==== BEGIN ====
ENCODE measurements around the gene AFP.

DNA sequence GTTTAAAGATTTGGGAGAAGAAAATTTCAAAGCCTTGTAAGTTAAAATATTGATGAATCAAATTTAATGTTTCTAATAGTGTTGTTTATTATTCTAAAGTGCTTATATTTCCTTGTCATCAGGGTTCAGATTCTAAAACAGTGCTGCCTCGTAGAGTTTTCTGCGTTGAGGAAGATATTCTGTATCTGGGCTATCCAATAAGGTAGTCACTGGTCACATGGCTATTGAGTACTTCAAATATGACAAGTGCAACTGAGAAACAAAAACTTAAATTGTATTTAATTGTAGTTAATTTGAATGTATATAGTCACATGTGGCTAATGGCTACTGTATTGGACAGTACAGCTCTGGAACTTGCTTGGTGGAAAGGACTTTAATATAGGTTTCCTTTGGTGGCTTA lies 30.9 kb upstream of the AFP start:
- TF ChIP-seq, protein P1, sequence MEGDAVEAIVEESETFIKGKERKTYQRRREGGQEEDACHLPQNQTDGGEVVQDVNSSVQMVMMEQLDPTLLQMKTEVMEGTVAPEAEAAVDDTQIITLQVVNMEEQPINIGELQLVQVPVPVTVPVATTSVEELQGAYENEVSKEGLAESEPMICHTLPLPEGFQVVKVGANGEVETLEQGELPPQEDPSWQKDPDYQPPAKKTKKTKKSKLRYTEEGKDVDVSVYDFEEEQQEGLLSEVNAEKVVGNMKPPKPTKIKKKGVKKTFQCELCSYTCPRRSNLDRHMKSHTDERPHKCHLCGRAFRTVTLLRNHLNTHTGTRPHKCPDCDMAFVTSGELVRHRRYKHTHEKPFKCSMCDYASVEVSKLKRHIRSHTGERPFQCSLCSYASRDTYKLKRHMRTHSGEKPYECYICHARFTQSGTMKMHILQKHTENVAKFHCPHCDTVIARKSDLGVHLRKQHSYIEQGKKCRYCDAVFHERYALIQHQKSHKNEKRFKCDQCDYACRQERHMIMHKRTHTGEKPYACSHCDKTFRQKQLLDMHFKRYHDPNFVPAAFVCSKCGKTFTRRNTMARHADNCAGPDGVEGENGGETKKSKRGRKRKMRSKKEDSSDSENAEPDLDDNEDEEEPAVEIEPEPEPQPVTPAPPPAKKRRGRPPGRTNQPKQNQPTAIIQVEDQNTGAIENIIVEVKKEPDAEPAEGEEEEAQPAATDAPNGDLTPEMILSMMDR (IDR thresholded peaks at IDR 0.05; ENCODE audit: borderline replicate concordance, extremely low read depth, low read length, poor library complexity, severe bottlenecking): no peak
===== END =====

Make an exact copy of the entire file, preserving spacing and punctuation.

ENCODE measurements around the gene AFP.

DNA sequence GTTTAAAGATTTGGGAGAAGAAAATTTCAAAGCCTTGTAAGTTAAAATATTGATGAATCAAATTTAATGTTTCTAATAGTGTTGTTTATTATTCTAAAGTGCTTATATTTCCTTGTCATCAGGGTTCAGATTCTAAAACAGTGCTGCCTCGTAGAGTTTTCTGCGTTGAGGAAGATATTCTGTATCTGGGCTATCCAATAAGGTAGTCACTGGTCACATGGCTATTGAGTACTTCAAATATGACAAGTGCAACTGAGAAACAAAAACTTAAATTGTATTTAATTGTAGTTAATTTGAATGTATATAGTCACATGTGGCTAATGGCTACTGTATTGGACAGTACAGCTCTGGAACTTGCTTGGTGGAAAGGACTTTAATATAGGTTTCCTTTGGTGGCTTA lies 30.9 kb upstream of the AFP start:
- TF ChIP-seq, protein P1, sequence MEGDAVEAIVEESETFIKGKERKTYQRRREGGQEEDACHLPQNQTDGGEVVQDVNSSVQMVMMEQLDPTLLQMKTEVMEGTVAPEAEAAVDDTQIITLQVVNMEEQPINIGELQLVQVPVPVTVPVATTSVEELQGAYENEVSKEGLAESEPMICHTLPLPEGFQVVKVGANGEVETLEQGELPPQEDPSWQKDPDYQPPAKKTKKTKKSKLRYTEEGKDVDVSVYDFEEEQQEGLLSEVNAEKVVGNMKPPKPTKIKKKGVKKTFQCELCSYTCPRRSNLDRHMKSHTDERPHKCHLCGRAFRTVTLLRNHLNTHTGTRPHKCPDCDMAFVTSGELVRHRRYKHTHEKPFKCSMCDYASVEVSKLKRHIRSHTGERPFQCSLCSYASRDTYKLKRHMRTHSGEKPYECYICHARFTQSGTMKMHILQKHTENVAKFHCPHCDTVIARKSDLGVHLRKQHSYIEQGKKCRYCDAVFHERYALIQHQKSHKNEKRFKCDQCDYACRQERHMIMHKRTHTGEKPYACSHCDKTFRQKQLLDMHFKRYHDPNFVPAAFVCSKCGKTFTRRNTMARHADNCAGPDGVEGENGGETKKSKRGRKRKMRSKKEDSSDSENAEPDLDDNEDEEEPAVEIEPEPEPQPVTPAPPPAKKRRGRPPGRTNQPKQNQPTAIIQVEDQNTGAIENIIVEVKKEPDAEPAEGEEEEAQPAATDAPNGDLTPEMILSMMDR (IDR thresholded peaks at IDR 0.05; ENCODE audit: borderline replicate concordance, extremely low read depth, low read length, poor library complexity, severe bottlenecking): no peak